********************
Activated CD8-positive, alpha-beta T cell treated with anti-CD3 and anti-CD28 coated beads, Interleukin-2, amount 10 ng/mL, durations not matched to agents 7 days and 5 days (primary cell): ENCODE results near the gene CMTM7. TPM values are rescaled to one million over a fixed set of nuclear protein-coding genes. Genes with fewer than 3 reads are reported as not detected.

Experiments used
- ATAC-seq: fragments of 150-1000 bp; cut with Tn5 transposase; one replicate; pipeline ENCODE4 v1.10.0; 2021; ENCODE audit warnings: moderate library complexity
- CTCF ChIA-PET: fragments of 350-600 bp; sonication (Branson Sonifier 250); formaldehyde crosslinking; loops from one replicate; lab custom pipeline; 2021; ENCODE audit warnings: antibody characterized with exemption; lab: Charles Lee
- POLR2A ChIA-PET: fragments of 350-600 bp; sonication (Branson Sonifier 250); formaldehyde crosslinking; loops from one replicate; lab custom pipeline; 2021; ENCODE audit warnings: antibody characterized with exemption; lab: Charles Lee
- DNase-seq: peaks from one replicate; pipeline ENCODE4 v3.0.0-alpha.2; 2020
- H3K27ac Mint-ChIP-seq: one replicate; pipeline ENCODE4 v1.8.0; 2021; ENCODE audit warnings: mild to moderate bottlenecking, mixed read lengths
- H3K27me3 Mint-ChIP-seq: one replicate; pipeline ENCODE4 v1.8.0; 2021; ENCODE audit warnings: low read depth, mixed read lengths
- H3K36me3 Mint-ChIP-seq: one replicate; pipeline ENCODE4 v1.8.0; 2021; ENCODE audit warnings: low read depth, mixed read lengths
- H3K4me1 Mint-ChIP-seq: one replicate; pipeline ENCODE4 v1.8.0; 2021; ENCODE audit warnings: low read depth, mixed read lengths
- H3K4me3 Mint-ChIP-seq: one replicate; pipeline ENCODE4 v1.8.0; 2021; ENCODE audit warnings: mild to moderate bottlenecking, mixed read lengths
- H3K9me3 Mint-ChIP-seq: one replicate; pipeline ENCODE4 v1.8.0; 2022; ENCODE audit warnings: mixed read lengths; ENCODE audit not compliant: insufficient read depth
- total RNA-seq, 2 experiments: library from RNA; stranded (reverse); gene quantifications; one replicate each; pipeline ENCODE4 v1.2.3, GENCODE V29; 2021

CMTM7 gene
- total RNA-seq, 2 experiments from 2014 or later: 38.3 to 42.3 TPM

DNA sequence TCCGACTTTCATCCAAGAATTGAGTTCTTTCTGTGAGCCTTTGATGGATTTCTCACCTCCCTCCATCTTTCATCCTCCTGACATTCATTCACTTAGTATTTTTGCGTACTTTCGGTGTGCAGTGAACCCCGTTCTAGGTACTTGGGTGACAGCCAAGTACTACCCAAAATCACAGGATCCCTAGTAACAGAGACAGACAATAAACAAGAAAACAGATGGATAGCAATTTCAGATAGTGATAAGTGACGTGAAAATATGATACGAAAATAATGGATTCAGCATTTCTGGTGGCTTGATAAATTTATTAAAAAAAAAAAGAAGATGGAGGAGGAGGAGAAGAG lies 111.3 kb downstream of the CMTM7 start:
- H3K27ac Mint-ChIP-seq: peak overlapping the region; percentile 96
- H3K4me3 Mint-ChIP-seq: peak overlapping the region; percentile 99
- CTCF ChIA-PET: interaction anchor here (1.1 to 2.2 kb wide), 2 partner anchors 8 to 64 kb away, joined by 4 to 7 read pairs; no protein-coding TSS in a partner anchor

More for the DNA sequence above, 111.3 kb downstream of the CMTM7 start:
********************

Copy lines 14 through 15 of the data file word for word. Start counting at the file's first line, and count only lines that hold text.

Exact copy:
CMTM7 gene
- total RNA-seq, 2 experiments from 2014 or later: 38.3 to 42.3 TPM